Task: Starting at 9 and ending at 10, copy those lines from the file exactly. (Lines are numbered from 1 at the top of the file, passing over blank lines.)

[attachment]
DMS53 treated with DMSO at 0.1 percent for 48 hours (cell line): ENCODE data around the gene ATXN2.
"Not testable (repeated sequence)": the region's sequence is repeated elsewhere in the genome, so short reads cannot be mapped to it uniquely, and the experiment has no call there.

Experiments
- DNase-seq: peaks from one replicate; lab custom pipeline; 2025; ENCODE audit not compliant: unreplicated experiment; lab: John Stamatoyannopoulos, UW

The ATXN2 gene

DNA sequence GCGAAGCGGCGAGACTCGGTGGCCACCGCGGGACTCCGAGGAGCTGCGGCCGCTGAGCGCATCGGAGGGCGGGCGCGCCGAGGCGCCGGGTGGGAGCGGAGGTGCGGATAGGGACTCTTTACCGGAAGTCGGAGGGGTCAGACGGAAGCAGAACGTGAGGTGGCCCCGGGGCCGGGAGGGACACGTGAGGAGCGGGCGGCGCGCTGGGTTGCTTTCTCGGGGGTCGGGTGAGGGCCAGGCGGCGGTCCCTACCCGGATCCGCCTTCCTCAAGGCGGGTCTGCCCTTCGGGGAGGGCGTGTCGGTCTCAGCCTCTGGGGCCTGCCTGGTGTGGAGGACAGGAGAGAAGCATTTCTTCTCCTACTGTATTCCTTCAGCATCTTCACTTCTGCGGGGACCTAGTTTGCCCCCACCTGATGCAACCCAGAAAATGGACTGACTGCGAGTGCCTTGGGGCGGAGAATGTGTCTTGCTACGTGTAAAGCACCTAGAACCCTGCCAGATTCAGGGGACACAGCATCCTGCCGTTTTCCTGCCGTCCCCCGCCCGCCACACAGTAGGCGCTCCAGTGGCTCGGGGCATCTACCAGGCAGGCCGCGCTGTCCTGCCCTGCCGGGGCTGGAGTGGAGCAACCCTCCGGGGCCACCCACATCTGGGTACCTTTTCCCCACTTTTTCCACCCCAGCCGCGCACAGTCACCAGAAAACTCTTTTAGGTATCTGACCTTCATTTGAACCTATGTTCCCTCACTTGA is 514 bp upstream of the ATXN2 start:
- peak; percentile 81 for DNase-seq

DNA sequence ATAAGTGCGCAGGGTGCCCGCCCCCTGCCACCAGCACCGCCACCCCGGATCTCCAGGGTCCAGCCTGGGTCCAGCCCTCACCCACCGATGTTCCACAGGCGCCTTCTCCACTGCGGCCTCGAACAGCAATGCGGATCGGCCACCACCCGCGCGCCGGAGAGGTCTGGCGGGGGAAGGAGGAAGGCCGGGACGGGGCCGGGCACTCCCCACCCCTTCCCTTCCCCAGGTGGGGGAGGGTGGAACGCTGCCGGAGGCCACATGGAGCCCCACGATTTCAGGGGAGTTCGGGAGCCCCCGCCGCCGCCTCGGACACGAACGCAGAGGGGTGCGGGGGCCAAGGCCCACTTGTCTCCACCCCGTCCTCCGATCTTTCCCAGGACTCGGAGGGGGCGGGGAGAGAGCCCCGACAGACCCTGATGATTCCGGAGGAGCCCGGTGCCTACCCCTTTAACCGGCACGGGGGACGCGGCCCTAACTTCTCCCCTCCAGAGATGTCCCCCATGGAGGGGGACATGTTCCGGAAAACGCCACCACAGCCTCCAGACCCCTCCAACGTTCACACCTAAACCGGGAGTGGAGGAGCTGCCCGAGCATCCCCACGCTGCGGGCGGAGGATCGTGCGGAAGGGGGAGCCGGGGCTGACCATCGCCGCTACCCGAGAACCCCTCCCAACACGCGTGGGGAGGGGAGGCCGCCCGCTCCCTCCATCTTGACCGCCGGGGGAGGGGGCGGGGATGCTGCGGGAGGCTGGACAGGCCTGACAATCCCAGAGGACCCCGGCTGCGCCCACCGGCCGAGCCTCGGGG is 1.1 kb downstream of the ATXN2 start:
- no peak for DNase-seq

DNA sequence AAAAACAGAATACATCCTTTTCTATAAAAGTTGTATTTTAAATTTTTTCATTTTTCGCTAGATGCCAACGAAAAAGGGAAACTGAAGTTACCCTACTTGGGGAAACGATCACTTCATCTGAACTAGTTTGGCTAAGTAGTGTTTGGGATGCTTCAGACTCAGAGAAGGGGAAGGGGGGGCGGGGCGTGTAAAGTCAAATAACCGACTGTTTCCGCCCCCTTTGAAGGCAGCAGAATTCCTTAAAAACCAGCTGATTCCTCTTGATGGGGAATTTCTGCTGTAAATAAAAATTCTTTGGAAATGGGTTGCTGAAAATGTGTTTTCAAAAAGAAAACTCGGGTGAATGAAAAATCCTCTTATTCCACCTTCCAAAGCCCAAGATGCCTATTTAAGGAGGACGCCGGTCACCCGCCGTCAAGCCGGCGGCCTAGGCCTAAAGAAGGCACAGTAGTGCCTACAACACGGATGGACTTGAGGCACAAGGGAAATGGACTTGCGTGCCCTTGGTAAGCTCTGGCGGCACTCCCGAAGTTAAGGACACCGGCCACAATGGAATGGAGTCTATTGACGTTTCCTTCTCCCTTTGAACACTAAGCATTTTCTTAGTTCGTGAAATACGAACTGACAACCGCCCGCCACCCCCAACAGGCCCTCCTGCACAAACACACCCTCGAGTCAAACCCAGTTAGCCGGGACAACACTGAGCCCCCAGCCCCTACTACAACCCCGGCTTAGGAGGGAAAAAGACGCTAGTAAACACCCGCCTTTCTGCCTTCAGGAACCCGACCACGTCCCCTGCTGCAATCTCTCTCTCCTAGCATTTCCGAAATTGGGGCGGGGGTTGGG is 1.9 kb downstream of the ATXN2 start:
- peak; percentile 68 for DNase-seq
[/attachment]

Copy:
- no peak for DNase-seq

DNA sequence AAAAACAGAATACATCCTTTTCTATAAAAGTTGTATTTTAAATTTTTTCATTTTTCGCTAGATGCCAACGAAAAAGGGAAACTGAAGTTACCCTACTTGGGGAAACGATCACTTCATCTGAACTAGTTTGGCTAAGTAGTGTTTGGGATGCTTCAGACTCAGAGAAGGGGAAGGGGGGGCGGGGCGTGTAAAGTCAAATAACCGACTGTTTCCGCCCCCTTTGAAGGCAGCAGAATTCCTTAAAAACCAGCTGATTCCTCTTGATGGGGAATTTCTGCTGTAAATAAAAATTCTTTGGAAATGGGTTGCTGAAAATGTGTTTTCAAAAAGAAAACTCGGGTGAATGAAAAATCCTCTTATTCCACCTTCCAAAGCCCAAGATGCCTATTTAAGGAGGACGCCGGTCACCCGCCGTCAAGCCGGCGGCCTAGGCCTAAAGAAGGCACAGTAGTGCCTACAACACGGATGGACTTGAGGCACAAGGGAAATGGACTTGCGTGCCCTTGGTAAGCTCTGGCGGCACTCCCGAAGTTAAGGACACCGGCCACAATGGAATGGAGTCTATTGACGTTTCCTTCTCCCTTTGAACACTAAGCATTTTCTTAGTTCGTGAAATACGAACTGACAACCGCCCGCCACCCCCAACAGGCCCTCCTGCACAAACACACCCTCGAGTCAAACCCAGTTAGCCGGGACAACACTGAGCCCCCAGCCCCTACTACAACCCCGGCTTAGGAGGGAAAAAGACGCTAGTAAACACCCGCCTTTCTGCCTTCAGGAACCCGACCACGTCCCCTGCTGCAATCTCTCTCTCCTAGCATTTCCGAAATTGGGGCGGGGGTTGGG is 1.9 kb downstream of the ATXN2 start: